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Government moves to bridge 65% coffee supply gap

June 25, 2018, 9:06 a.m.

Government has since last month begun the distribution of four million coffee seedlings to farmers in the production area of the country under the Planting for Export and Rural Development (PERD) programme, Deputy Local Government Minister, Collins Ntim has revealed.

This, according to him, would help the country bridge the huge deficit of 65 per cent in coffee production and supply. It is expected that by 2023, this programme will enable coffee production to reach 50,000 tonnes.

Speaking at the launch of Asili Coffee brand, Ntim said, the five-year PERD programme is expected to support 1,000, 000 farmers in 168 districts with free planting materials for the eight crops identified and validated to cover about 1.5 million hectares of farmlands.

To sustain this about 20,000 young graduates will be engaged as crop specialised extension assistants and deployed on the average of about 20 per district.

“Out of the eight commodity value chains under the programme, formalization of the coffee industry has been successful, through the contribution of Asili Company towards this success.”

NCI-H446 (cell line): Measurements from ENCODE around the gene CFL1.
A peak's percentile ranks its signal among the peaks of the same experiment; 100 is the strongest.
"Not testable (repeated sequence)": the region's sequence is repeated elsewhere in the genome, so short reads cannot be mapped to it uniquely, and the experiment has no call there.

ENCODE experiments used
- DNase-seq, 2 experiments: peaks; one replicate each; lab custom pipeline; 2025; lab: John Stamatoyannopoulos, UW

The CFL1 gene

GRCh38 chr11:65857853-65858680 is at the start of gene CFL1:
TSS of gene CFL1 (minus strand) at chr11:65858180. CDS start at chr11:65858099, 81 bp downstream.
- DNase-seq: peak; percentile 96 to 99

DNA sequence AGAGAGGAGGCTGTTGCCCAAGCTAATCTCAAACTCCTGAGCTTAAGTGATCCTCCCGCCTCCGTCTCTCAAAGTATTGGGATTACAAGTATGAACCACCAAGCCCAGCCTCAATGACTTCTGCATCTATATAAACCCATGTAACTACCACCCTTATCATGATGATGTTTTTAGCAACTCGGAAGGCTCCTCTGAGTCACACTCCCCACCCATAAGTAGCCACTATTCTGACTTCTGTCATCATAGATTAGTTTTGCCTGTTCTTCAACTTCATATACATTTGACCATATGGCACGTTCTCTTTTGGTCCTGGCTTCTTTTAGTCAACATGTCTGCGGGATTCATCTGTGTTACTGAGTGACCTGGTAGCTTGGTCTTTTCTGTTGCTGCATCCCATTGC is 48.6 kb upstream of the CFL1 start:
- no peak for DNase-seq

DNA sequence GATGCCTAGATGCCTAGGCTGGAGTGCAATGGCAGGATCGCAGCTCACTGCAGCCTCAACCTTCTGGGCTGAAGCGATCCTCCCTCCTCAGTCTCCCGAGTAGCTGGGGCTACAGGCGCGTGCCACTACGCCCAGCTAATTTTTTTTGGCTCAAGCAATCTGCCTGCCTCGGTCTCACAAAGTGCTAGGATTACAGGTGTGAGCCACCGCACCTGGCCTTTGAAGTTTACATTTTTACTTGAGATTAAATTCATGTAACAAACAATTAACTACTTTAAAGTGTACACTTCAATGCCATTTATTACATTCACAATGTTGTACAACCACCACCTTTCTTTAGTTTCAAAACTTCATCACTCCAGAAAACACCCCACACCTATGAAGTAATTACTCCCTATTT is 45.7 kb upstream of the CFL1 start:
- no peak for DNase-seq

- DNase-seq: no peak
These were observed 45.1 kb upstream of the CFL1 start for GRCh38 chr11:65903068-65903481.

The deputy minister noted that the programme has been able to facilitate the formation of the Coffee Federation of Ghana, a public and private sector led organization that seeks to lead the coffee revolution in Ghana, of which Asili Coffee Purveyors Ltd. Plays a core role in the Federation.

Furthermore, under the PERD programme, over nine million cashew seedlings are also ready and undergoing grafting to be supplied to the farmers while 74 cashew extension officers have been trained in modern cashew grafting and agronomic practices.

Over 1.1 million oil palm seedlings have been procured for onward distribution to farmers, while over 6,000 coconut seedlings have also been arranged to be distributed to farmers for free.

Currently, there is an upscaling in coffee producing areas in the country under the programme to 55 districts, and 98 for cashew, 14 for shea, 20 for coconut, 36 for oil palm, 20 for citrus, 20 for mango and 14 for cotton and about 200,000 farmers are expected to benefit from this support for the pilot year of 2018.